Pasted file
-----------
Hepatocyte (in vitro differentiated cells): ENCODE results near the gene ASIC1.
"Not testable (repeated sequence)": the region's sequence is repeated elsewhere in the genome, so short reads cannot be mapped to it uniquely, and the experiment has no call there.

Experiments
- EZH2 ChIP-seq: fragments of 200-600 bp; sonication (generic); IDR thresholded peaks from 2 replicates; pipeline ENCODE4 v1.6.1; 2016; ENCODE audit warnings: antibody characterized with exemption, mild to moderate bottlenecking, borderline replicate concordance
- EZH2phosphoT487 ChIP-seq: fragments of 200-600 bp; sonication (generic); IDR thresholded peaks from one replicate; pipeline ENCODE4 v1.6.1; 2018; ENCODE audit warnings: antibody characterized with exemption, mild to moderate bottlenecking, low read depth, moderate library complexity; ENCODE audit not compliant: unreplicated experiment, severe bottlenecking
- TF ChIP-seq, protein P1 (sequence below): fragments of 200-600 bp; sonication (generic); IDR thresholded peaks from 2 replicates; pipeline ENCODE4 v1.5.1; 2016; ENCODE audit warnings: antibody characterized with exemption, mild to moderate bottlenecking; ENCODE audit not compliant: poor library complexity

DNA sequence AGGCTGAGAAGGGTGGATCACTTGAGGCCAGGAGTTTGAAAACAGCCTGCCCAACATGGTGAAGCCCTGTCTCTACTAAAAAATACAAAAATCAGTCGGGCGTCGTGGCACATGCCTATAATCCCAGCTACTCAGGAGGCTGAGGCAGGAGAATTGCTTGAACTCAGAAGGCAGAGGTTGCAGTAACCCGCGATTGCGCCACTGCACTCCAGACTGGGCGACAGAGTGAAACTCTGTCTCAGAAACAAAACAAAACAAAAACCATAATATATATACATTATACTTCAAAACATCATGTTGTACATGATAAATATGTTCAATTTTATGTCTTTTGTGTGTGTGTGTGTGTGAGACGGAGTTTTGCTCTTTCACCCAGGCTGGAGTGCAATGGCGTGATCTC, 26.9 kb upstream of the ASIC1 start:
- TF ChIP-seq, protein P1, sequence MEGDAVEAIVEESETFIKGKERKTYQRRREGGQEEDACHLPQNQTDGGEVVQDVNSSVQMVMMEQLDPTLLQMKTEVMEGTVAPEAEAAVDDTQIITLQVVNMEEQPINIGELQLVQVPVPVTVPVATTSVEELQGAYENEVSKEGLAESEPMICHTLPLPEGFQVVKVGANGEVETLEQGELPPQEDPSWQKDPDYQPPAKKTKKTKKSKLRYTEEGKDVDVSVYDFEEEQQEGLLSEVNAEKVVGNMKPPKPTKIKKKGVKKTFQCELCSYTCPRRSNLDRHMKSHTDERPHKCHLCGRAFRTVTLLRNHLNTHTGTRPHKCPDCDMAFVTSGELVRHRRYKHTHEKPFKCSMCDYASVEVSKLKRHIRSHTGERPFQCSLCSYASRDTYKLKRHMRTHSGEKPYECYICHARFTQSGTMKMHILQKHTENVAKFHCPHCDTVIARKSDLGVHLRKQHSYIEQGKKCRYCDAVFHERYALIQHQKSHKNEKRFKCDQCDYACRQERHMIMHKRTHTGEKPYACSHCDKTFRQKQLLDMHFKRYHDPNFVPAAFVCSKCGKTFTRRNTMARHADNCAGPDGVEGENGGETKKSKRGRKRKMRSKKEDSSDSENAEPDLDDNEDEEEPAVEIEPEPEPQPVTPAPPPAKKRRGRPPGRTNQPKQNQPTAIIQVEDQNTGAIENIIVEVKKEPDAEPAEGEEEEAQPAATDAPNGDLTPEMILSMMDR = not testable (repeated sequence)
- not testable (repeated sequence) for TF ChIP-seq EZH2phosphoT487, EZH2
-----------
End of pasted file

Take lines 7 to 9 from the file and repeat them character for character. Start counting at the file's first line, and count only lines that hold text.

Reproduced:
DNA sequence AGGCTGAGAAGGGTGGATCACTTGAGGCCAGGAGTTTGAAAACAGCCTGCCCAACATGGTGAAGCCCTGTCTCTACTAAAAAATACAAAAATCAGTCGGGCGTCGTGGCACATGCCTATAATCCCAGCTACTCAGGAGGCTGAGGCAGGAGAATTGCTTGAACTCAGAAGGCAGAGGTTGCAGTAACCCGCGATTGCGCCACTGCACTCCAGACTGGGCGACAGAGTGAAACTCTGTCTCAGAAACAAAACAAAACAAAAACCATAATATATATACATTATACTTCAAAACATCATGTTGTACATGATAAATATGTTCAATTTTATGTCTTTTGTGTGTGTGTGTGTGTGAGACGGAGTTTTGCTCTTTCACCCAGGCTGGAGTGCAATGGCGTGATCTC, 26.9 kb upstream of the ASIC1 start:
- TF ChIP-seq, protein P1, sequence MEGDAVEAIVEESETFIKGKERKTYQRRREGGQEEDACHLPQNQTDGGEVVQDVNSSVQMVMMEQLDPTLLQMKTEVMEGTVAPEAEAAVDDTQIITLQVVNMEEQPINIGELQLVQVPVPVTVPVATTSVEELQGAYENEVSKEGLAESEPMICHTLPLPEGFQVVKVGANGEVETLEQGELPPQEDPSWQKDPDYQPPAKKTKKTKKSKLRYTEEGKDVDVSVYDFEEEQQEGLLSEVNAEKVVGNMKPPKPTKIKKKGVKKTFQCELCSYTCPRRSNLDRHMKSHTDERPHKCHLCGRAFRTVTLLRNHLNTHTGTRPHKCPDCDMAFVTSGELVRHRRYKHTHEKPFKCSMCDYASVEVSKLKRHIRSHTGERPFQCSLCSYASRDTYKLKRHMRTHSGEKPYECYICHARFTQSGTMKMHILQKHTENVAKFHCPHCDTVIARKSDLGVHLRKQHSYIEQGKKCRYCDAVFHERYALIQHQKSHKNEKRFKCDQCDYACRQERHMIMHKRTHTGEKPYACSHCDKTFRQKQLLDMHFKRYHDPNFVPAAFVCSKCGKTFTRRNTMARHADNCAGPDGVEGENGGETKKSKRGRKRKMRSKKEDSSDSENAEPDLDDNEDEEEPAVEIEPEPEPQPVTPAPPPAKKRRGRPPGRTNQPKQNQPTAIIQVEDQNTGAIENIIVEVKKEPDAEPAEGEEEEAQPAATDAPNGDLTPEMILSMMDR = not testable (repeated sequence)
- not testable (repeated sequence) for TF ChIP-seq EZH2phosphoT487, EZH2